When Arthur B. McDonald was named co-winner of the 2015 Nobel Prize in Physics last week, the Queen’s University professor emeritus was quick to say that he shares the award with many colleagues, including Carleton University researchers.

McDonald came to Carleton on Thursday to thank his collaborators at the Sudbury Neutrino Observatory (SNO) — an experiment which played a significant role in the discovery that neutrinos change identity and have mass, a breakthrough that, according to the Royal Swedish Academy of Sciences, “has changed our understanding of the innermost workings of matter and can prove crucial to our view of the universe.”

Art McDonald

In its Nobel announcement, the Academy cited McDonald’s collaboration at SNO and co-winner Takaaki Kajita’s collaboration in Japan — a rare acknowledgement that has only happened one other time since 1980, British physicist Jon Butterworth noted in The Guardian.

“I don’t think anyone doubted that the recipients made massive personal contributions and the committee chose well,” he wrote, “but similarly, few would doubt that an element of the glory is rightly shared by all those members of the collaborations who contributed.”

Dr. McDonald was greeted at Carleton by a room packed with celebratory researchers, students, staff and officials from top national funding agencies.

“I just want you to understand,’’ he told them, “this project was done by a tremendous number of people”.

“It is a real pleasure for me to be able to come to do this,’’ said Dr. McDonald, who also thanked the spouses and families of researchers for their stalwart support.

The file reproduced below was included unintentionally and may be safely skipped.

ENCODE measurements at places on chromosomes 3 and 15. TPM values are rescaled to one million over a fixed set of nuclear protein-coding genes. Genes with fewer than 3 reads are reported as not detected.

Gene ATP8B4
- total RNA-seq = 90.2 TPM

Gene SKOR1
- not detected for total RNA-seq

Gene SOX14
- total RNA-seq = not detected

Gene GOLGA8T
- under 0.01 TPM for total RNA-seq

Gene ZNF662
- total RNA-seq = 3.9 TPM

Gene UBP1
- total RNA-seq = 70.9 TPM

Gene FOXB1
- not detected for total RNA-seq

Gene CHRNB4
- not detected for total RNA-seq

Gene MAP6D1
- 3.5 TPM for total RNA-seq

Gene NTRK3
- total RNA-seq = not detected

Aided by screens showing old photos and diagrams of SNO, Dr. McDonald told the story of the lab’s early beginnings, cited many of Carleton’s contributions and talked about his then-deputy, David Sinclair, who went on found SNOLAB.

Of the Nobel Prize, Dr. Sinclair remarked: “It’s a wonderful tribute to your leadership. It is great for Canadian science . . . What we did at SNO was really pioneering. A lot of people were skeptical when we started.’’

Nimal Rajapakse, Carleton’s vice-president (Research and International) noted that there is more work to be done “that will push the frontiers of science and physics further’’ and thanked Canada’s funding agencies for their support.

Among those who attended the event were Gilles Patry, president of the Canadian Foundation for Innovation; Dan Wayner, vice-president of emerging technologies at the National Research Council; Pierre Charest, vice-president of research grants and scholarships at the Natural Sciences and Engineering Research Council; Ken Edgecombe, chief technology officer at the High Performance Computer Virtual Laboratory; and Mark Wolff, chief technology officer at CANARIE.

More than 30 people watched the live-streamed event from across North America, Israel and Cuba.

McDonald’s research group at SNO, two kilometres underground in a mine in Sudbury, Ont., demonstrated that neutrinos — elusive elementary particles produced by radioactive decay — do not disappear when travelling from the sun toward the Earth but instead change identity. For this to occur, neutrinos must have some mass, however small.

This discovery, coupled with the work in Japan, has shown physicists that the Standard Model explaining the innermost workings of matter “cannot be the complete theory of the fundamental constituents of the universe,” said the Royal Swedish Academy of Sciences. “New discoveries about [neutrinos’] deepest secrets are expected to change our current understanding of the history, structure and future fate of the universe.”